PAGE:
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huffpost – U.S. COVID-19 cases triple in 2 weeks amid misinformation

MISSION, Kan. (AP) – COVID-19 cases have tripled in the United States in two weeks amid a wave of vaccine misinformation that is straining hospitals, exhausting doctors and pushing clergy into the fray.

“Our staff are frustrated,” said Chad Neilsen, director of infection prevention at UF Health Jacksonville, a Florida hospital that cancels elective surgeries and procedures after the number of mostly unvaccinated COVID-19 hospital patients on its two campuses fell to 134, from a low of 16 in mid-May.

“They are tired. They think this is déjà vu again, and there is some anger because we know this is a largely preventable situation and people are not benefiting from the vaccine. . “

In the United States, the seven-day moving average for new daily cases has risen over the past two weeks to more than 37,000 on Tuesday, from less than 13,700 on July 6, according to data from Johns Hopkins University . Health officials blame the delta variant and slowing vaccination rates. According to the Centers for Disease Control and Prevention, only 56.2% of Americans have received at least one dose of the vaccine.

In Louisiana, health officials on Wednesday reported 5,388 new cases of COVID-19 – the third highest daily number since the pandemic began in early 2020. Hospitalizations for the disease rose to 844 statewide , more than 600 since mid-June.

“It’s like seeing the wreckage of the car before it happens,” said Dr. James Williams, clinical associate professor of emergency medicine at Texas Tech, who recently started treating more COVID patients. -19. “None of us want to go through this again.”

He said patients are younger – many in their 20s, 30s and 40s – and largely unvaccinated.

“People were just begging for it,” he said of the vaccine. “And remarkably, it was put in place in a year, which is just amazing. People don’t even like that. In a year we got a vaccine. They think, ‘Hmm, I don’t know. if I’m going to have it. ‘”

As the senior pastor of one of Missouri’s largest churches, Jeremy Johnson has heard the reasons worshipers don’t want the COVID-19 vaccine. He wants them to know that it’s not just OK to get the vaccine, it’s what the Bible urges.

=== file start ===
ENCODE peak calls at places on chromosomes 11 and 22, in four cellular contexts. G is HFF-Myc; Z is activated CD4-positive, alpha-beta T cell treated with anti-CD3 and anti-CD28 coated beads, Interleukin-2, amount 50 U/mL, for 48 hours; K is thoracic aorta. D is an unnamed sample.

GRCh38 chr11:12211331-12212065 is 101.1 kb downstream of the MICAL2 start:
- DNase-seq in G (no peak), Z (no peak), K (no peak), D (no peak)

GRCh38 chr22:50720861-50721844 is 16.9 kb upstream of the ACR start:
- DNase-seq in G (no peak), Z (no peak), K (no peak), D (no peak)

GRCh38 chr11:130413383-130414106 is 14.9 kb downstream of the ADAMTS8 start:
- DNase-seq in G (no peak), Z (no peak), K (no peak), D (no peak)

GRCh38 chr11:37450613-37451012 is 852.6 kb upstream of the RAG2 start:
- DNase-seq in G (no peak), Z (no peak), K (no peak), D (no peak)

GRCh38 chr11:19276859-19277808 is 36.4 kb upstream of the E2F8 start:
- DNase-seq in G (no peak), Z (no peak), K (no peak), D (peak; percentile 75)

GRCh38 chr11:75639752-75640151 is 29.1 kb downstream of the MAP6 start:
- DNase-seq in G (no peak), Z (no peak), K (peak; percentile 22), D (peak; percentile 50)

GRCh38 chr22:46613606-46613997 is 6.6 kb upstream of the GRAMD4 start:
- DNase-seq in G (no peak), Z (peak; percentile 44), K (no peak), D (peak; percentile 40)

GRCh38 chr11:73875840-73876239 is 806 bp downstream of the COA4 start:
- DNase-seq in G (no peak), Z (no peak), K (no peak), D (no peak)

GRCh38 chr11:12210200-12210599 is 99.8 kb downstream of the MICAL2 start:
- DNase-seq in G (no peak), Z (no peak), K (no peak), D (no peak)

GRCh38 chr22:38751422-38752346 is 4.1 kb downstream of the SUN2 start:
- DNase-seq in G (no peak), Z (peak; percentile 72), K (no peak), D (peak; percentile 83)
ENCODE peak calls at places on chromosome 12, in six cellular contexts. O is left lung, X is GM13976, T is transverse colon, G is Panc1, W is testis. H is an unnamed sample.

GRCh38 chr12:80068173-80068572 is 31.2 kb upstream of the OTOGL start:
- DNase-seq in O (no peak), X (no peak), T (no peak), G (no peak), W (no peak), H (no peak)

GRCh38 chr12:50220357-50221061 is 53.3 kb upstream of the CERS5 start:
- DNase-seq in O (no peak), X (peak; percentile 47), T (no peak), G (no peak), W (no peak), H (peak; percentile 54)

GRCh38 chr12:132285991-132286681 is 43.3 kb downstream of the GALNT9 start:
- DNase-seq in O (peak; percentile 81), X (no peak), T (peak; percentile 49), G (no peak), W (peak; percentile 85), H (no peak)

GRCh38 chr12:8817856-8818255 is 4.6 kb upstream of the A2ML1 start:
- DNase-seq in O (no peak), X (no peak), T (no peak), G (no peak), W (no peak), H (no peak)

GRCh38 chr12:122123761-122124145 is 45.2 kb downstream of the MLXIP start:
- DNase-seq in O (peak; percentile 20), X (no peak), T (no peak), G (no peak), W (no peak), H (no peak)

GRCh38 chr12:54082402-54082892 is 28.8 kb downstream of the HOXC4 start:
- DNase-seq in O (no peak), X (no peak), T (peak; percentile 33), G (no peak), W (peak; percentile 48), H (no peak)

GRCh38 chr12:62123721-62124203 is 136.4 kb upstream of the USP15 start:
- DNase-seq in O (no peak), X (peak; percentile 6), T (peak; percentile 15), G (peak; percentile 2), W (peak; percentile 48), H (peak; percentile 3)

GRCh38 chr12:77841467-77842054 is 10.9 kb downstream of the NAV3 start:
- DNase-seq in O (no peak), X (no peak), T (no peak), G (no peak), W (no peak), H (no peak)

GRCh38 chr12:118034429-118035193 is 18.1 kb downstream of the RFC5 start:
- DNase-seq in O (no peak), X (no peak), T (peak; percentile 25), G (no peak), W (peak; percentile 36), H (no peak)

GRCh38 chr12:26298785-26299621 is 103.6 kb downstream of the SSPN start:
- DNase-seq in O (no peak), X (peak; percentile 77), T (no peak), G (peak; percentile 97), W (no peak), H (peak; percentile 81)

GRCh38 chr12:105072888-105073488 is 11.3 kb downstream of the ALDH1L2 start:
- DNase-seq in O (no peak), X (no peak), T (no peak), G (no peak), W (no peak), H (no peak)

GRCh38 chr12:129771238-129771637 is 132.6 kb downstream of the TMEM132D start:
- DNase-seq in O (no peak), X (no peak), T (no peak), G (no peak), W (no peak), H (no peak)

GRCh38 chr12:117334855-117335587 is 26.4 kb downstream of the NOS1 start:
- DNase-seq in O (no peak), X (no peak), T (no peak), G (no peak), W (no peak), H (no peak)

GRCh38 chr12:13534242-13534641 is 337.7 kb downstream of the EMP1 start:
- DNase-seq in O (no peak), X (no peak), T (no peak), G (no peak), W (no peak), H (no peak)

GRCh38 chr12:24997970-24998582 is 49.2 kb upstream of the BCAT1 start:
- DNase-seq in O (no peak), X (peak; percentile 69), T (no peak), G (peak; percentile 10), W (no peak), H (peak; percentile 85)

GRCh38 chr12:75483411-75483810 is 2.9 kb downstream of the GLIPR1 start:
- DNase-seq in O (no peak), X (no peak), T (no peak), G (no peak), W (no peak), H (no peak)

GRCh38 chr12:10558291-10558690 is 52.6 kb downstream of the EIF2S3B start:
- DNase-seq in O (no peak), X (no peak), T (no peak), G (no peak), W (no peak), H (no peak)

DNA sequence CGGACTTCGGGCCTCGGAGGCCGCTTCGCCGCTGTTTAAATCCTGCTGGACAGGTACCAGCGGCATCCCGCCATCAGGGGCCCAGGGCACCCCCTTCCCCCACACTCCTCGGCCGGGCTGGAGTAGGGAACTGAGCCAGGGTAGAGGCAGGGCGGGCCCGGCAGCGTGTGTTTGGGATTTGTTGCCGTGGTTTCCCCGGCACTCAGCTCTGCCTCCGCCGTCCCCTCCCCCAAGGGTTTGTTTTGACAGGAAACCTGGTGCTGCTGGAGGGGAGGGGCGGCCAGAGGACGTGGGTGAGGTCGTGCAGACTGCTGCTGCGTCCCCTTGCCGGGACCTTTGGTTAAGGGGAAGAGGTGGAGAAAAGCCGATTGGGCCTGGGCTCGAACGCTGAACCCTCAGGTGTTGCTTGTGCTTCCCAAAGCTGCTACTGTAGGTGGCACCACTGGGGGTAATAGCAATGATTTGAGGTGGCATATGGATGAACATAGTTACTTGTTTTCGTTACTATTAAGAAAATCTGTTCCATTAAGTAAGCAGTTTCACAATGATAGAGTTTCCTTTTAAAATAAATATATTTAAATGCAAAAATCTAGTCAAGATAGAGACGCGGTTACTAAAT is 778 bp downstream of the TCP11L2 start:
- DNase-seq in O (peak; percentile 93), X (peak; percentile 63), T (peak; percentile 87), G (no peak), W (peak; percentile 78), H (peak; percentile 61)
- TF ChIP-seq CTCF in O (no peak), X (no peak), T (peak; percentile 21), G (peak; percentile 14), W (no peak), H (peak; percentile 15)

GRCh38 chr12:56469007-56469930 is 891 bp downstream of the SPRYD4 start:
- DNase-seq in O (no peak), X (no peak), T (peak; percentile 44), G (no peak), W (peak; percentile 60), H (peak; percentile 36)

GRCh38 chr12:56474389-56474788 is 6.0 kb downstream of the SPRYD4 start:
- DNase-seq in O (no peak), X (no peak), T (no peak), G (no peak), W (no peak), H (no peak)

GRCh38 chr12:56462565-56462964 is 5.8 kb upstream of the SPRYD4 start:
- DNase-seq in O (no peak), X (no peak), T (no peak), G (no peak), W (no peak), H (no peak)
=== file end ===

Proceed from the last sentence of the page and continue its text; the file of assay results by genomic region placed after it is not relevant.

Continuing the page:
“I think there is a great influence of fear,” said Johnson, whose Springfield-based church also has a campus in Nixa and one about to open in Republic. “A fear of trusting something outside the scriptures, a fear of trusting something outside of a political party that they are more comfortable following. A fear of trusting science. We hear this: “I trust God, not science. But the truth is science and God is not something you have to choose between.

Now, many churches in southwest Missouri, such as Johnson’s Covenant-affiliated North Point Church, are running immunization clinics. Meanwhile, around 200 religious leaders signed a statement urging Christians to get vaccinated, and announced a follow-up public service campaign on Wednesday.

Opposition to vaccination is particularly strong among white evangelical Protestants, who make up more than a third of Missouri residents, according to a 2019 report from the Pew Research Center.

“We have found that the faith community is very influential, very trustworthy, and for me that is one of the answers as to how you increase your immunization rates,” said Ken McClure, Mayor of Springfield. .

The two hospitals in his town are teeming with patients, reaching record and near-record pandemic highs. Steve Edwards, who is the CEO of CoxHealth in Springfield, tweeted that the hospital has brought in 175 mobile nurses and 46 more are expected to arrive by Monday.

“Grateful for the help,” wrote Edwards, who previously tweeted that anyone spreading misinformation about the vaccine should “shut up.”

In New York City, workers at city-run hospitals and health clinics will need to get vaccinated or tested every week as authorities fight an increase in COVID-19 cases, Mayor Bill de Blasio said on Wednesday. .

De Blasio’s order won’t apply to teachers, police and other city employees, but it’s part of the city’s intense focus on vaccinations amid a rise in delta-variant infections .

The number of vaccine doses administered daily in the city fell to less than 18,000, from a peak of more than 100,000 in early April. About 65% of all adults are fully vaccinated, but the inoculation rate is about 25% in black adults under 45. About 45% of the city’s public hospital system workforce is black.

Meanwhile, the number of cases has been rising in the city for weeks, and health officials say the variant accounts for around 7 in 10 cases they are sequencing.

“We need our healthcare workers to be vaccinated, and it’s getting dangerous with the delta variant,” de Blasio told CNN.

Back in Louisiana, New Orleans officials considered a possible resumption of at least some of the mitigation efforts that had been relaxed as the disease waned.

Mayor LaToya Cantrell and the city’s top health official, Dr Jennifer Avegno, were due to make an announcement later Wednesday. Cantrell spokesman Beau Tidwell said on Tuesday that “all options are on the table.”

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Salter reported from St. Louis.

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